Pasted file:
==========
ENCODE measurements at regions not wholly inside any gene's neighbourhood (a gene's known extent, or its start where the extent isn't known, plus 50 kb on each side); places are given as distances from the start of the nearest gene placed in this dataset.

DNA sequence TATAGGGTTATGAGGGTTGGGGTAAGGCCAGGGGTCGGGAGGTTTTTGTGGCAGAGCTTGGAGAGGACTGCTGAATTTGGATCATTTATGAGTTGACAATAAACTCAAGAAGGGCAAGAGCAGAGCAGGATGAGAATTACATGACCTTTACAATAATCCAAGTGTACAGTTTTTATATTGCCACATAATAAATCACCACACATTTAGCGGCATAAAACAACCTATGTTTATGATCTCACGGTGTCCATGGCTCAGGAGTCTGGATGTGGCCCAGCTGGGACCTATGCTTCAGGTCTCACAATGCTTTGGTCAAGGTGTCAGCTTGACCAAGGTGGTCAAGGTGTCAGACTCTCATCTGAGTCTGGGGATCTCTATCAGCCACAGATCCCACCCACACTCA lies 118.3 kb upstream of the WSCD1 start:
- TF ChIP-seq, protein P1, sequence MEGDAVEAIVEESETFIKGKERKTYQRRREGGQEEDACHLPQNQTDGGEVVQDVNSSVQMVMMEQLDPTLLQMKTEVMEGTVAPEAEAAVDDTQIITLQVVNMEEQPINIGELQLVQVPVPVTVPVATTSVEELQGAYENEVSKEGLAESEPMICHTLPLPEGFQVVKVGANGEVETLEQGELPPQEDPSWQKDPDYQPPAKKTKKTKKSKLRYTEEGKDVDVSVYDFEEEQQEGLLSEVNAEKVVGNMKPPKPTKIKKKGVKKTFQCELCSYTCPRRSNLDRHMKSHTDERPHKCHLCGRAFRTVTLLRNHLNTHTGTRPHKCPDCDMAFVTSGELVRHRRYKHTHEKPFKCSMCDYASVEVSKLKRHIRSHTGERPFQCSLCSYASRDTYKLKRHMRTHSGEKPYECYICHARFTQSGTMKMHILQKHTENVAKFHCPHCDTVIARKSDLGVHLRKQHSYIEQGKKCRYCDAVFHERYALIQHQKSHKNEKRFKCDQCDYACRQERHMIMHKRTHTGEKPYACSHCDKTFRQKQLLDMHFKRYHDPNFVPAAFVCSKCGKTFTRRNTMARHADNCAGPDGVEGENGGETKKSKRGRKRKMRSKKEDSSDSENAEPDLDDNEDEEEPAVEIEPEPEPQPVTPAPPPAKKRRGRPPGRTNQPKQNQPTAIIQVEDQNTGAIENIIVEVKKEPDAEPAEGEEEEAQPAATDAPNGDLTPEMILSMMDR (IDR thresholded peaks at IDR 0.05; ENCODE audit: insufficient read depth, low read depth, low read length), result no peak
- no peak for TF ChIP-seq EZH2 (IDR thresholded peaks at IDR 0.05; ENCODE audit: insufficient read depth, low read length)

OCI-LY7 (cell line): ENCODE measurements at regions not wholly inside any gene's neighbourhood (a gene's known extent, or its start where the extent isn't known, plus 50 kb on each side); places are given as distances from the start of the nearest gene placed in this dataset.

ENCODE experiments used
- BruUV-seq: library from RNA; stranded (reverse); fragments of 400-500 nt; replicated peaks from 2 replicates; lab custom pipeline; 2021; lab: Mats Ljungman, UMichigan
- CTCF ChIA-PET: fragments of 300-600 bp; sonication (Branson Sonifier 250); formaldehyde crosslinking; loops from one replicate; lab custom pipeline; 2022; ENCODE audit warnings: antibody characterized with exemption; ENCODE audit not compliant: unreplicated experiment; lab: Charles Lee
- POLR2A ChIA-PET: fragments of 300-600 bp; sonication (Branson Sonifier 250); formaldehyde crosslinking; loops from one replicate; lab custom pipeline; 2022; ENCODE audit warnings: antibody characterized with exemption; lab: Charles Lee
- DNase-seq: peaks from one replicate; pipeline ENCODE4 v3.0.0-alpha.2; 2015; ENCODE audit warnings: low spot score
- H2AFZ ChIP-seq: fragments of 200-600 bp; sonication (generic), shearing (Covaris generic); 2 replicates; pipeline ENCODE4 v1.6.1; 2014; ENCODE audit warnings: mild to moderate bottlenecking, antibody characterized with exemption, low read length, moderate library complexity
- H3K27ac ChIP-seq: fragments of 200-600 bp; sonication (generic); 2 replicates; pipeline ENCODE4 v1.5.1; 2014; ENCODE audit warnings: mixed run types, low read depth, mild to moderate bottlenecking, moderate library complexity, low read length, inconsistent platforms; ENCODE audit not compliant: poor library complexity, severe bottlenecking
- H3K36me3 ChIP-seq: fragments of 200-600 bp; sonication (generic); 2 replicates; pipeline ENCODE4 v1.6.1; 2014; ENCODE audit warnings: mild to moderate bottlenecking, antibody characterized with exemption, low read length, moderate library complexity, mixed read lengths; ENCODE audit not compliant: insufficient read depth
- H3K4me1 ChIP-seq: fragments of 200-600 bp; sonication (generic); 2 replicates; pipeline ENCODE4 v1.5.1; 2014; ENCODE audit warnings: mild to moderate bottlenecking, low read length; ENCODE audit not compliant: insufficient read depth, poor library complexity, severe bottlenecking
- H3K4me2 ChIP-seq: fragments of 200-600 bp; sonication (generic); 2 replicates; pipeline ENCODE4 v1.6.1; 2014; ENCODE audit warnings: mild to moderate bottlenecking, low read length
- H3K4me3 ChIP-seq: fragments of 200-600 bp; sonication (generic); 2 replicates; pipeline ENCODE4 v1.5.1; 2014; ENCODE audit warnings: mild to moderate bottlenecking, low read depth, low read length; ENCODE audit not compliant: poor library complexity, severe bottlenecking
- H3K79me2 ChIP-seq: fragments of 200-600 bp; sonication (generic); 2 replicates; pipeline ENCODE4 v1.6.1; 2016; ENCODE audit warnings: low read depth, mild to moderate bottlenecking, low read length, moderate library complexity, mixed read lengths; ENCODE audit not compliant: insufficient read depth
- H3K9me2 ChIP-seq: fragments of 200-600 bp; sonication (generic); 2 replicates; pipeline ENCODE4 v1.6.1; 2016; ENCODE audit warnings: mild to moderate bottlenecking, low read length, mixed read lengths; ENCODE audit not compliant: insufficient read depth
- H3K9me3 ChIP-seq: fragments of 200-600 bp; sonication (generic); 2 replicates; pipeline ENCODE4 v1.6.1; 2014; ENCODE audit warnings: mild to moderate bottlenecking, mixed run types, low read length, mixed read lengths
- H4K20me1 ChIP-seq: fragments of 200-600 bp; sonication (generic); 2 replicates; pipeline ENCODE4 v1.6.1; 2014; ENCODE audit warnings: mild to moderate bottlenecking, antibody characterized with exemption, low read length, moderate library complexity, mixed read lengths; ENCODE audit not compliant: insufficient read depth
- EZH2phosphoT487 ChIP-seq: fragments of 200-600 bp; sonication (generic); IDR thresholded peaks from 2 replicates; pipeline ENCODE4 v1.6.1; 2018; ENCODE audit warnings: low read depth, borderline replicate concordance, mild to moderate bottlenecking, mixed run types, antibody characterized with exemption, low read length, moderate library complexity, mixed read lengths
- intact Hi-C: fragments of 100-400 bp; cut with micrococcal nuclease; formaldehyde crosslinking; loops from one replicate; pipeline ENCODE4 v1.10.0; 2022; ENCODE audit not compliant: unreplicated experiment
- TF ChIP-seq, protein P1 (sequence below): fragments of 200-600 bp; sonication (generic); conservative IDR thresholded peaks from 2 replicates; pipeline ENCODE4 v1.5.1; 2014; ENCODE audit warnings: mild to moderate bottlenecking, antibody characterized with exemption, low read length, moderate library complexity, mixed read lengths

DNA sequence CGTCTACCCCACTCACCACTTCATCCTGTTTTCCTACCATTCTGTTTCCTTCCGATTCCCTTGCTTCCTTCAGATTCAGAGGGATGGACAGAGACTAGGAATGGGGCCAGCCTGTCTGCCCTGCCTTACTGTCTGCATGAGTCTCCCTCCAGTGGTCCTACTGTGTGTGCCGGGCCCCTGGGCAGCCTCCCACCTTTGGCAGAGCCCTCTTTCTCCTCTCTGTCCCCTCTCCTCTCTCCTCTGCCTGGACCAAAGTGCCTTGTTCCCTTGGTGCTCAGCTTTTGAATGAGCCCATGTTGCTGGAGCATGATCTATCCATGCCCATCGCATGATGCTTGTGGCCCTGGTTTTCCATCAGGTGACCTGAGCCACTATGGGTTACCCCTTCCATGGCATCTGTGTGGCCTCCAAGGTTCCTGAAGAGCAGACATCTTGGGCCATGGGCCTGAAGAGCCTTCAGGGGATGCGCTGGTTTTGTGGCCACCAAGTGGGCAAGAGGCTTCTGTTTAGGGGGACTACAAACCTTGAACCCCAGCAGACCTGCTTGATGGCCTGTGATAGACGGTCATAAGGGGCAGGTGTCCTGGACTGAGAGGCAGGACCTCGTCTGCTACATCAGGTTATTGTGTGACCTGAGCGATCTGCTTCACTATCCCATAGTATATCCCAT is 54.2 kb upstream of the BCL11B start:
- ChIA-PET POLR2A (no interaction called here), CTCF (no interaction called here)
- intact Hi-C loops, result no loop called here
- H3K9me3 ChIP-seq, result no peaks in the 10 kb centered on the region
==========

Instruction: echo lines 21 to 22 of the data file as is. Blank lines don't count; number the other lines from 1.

- EZH2phosphoT487 ChIP-seq: fragments of 200-600 bp; sonication (generic); IDR thresholded peaks from 2 replicates; pipeline ENCODE4 v1.6.1; 2018; ENCODE audit warnings: low read depth, borderline replicate concordance, mild to moderate bottlenecking, mixed run types, antibody characterized with exemption, low read length, moderate library complexity, mixed read lengths
- intact Hi-C: fragments of 100-400 bp; cut with micrococcal nuclease; formaldehyde crosslinking; loops from one replicate; pipeline ENCODE4 v1.10.0; 2022; ENCODE audit not compliant: unreplicated experiment